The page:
MAME Improvement: Building Your Own Arcade Cabinet

By Mike Bachmann on

 

Crowded 90s Arcade

I’ve often said that for someone who loves video games, I was born at just the right time. Being born in 1985, I missed the video game crash of 1983 by two years. By the time I was old enough to understand what a video game was, the Nintendo Entertainment System was in full swing and my grandma had accumulated a large box full of Atari 2600 games. I experienced the 16-bit console wars first hand; I had a Super Nintendo and my best friend had a Sega Genesis. I was amazed by the jaw dropping graphics of Super Mario 64 and I remember the location of every DK coin from Donkey Kong Country 2. But more than these, I arrived on this earth just in time to experience the American arcade before its death in the mid to late 90s.

Because of fond memories I have of Super Mario Bros in my local Pizza Hut or dropping twenty dollars in a Turtles in Time machine, I have always wanted a stand-up arcade machine of my own. Unfortunately, they’ve always been too cost prohibitive. The best price I’ve seen on a game I actually wanted to own was a Street Fighter Alpha 2 arcade machine for $600…. two states away…. some repairs needed. Even in perfect condition, spending that much money on a machine that plays one game just never made sense to me. I love playing games, not collecting them. But there is still hope! In a moment of catastrophically bad judgement, my lovely fiancĂ© agreed to let me build a MAME cabinet.

MAME Logo

For the uninitiated, MAME is an emulator, a program that mimics old hardware so that you can play old games on modern hardware. A MAME cabinet is basically an arcade machine running a PC of some kind running the MAME application. I’m not just building a MAME machine however. I also want to be able to play console games such as NES, SNES, N64, Genesis, etc. All of these have robust and fully featured emulators of their own that will enable me to, via the cabinet I’m building, play pretty much any game from my childhood in an arcade setting.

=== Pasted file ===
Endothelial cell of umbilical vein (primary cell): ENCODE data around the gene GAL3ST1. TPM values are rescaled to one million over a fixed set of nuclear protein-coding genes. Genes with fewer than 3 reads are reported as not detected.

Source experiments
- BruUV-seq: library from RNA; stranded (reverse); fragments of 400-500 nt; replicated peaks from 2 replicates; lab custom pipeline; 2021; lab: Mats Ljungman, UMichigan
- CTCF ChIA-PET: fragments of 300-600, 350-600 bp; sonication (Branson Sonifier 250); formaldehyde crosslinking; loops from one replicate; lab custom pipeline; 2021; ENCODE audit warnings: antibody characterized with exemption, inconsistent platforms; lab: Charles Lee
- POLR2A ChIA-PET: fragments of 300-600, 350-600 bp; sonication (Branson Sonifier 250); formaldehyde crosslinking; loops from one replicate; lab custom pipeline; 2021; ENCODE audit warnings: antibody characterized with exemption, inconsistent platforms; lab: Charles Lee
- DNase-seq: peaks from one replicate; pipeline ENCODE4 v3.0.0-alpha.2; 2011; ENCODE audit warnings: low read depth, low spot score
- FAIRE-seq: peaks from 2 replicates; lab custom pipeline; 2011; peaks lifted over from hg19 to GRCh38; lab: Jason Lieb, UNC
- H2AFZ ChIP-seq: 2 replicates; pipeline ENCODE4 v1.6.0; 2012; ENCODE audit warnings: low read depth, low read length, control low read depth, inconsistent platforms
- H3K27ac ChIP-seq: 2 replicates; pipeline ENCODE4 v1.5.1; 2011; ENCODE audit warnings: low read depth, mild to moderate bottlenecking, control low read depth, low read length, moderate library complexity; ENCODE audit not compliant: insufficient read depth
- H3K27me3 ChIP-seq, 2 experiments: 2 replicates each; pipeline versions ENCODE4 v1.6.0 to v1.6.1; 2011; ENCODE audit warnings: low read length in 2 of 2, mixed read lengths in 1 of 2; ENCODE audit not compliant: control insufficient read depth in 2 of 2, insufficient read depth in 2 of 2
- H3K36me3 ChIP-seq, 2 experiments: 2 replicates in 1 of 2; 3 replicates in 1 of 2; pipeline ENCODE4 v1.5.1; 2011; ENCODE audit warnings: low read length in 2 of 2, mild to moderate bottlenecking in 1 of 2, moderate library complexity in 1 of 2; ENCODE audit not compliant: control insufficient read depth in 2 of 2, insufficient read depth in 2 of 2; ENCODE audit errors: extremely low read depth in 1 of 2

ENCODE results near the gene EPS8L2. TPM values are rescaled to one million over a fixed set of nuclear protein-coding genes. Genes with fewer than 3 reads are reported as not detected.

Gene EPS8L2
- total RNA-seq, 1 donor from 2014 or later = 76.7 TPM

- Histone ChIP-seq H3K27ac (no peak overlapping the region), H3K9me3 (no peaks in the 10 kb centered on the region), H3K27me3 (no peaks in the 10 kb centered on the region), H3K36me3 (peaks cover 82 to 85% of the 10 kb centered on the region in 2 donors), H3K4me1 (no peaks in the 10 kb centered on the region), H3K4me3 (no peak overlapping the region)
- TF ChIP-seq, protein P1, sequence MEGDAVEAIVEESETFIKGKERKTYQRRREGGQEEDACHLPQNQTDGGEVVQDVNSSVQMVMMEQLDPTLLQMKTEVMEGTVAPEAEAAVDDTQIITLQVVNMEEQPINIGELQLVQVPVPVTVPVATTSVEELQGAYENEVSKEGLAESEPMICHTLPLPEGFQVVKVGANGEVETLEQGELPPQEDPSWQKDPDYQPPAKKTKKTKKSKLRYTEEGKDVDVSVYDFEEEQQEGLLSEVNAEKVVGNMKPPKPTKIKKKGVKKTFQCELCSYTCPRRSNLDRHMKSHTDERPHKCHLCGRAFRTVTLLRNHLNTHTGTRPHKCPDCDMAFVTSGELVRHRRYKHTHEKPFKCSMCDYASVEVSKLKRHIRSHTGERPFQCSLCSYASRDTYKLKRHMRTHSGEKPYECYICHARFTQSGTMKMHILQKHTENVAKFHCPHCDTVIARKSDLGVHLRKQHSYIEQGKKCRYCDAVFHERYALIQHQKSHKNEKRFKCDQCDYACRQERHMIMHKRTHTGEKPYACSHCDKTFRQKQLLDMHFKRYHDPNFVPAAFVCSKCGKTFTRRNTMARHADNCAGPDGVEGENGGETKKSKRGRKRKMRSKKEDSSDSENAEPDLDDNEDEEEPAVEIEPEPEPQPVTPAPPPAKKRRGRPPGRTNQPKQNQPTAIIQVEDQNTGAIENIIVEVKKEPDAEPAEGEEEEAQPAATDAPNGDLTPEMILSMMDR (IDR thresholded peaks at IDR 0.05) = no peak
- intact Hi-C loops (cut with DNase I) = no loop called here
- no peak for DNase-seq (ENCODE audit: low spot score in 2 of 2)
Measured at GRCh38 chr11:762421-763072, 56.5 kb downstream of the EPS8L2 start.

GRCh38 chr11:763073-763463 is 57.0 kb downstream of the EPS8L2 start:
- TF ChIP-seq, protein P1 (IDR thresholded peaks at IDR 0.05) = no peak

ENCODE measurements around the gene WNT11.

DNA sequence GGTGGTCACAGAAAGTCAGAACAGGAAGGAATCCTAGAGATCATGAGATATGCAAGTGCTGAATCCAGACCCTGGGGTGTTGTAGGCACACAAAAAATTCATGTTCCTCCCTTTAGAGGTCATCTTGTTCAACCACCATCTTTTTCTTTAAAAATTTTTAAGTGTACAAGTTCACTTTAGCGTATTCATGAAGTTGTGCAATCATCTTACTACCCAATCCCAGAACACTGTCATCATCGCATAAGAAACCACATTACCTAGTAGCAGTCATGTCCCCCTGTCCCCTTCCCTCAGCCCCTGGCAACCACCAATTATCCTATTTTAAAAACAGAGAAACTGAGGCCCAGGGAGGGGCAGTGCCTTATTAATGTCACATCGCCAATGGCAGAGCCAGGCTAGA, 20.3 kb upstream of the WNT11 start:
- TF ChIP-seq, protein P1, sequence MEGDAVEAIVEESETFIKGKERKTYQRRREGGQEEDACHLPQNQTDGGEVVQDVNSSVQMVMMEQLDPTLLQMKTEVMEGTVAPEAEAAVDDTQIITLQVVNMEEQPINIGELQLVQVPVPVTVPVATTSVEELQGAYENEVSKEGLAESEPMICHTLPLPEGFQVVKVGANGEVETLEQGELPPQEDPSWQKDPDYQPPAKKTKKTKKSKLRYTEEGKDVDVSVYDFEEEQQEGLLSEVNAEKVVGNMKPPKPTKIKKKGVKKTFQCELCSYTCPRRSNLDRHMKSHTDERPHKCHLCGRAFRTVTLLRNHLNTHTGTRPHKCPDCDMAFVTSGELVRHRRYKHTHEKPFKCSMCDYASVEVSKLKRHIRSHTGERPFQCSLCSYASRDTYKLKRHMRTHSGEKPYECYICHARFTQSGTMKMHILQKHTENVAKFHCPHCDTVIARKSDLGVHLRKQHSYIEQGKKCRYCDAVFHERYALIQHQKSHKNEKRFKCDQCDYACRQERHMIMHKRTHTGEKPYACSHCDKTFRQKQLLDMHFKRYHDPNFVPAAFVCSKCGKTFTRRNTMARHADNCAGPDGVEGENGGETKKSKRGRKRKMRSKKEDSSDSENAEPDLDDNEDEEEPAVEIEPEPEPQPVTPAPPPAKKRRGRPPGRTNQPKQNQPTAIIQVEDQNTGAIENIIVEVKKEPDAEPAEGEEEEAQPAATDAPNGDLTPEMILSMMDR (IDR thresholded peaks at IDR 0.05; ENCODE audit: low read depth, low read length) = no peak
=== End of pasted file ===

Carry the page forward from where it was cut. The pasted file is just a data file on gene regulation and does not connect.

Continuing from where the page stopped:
Now, I’ve never built one of these things before, but I’ve got the go ahead to build it and I’ll be damned if I’m going to let a little thing like inexperience stand in the way. In a series of upcoming articles, I will detail the process of building the cabinet from start to finish. I have a few requirements for final product:

  • Must be unobtrusive. A lot of custom jobs cover their cabinets with crazy decals. I want simple and and practical.
  • Must be take up a relatively small amount of space. Particularly, I don’t want it to stick out too far from the wall.
  • At least a 32″ screen. Two to four people will be around this thing. Also, anything smaller than 32″ is decidedly less cool.
  • Must be be able to select systems and games via the arcade controls. I don’t want Windows peeking out and breaking the fourth wall.
  • Must be powered by a relatively low powered PC. I want this thing to be small and quiet.
  • Rough budget of $500. Full disclosure, by this point I have already done a rough estimate of what I think it will cost. This number is a tad over that estimate.

If I can stick to those requirements, I should end up with a damn fine looking cabinet and a reason for my friends to come over. I am so lonely…

Next up: Choosing a design!

4 comments

    • I would like to keep this build simple including the configuration. Additionally, though I haven’t written about it yet (spoilers) I am going to be using Hyperspin which does not run on a pi.

      And from what I’ve heard some of the emulators aren’t super stable yet. I’ll probably do one of these builds eventually, but for now I’m sticking with PC for simplicity’s sake.

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